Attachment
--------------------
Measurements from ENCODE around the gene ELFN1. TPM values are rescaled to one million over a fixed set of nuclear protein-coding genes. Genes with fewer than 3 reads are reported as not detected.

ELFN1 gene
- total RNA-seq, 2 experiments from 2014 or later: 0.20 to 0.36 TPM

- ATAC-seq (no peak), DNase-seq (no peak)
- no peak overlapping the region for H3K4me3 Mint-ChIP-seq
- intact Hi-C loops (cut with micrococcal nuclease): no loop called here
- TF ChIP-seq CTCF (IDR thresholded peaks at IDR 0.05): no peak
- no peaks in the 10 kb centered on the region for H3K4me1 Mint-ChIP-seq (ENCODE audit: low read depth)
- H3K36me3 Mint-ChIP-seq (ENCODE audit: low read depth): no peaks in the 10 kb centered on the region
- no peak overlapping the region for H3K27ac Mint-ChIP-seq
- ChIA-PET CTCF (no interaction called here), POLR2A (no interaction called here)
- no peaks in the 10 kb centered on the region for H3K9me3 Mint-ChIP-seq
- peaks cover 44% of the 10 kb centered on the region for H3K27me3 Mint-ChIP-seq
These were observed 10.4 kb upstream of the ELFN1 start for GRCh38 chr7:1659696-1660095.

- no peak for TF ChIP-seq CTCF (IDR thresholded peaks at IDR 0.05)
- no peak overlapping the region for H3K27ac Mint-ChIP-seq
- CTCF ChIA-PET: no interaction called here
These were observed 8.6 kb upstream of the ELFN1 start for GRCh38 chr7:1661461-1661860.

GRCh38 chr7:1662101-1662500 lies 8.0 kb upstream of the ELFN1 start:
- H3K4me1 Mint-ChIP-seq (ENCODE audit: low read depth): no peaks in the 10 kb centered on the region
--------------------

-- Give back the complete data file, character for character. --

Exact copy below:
Measurements from ENCODE around the gene ELFN1. TPM values are rescaled to one million over a fixed set of nuclear protein-coding genes. Genes with fewer than 3 reads are reported as not detected.

ELFN1 gene
- total RNA-seq, 2 experiments from 2014 or later: 0.20 to 0.36 TPM

- ATAC-seq (no peak), DNase-seq (no peak)
- no peak overlapping the region for H3K4me3 Mint-ChIP-seq
- intact Hi-C loops (cut with micrococcal nuclease): no loop called here
- TF ChIP-seq CTCF (IDR thresholded peaks at IDR 0.05): no peak
- no peaks in the 10 kb centered on the region for H3K4me1 Mint-ChIP-seq (ENCODE audit: low read depth)
- H3K36me3 Mint-ChIP-seq (ENCODE audit: low read depth): no peaks in the 10 kb centered on the region
- no peak overlapping the region for H3K27ac Mint-ChIP-seq
- ChIA-PET CTCF (no interaction called here), POLR2A (no interaction called here)
- no peaks in the 10 kb centered on the region for H3K9me3 Mint-ChIP-seq
- peaks cover 44% of the 10 kb centered on the region for H3K27me3 Mint-ChIP-seq
These were observed 10.4 kb upstream of the ELFN1 start for GRCh38 chr7:1659696-1660095.

- no peak for TF ChIP-seq CTCF (IDR thresholded peaks at IDR 0.05)
- no peak overlapping the region for H3K27ac Mint-ChIP-seq
- CTCF ChIA-PET: no interaction called here
These were observed 8.6 kb upstream of the ELFN1 start for GRCh38 chr7:1661461-1661860.

GRCh38 chr7:1662101-1662500 lies 8.0 kb upstream of the ELFN1 start:
- H3K4me1 Mint-ChIP-seq (ENCODE audit: low read depth): no peaks in the 10 kb centered on the region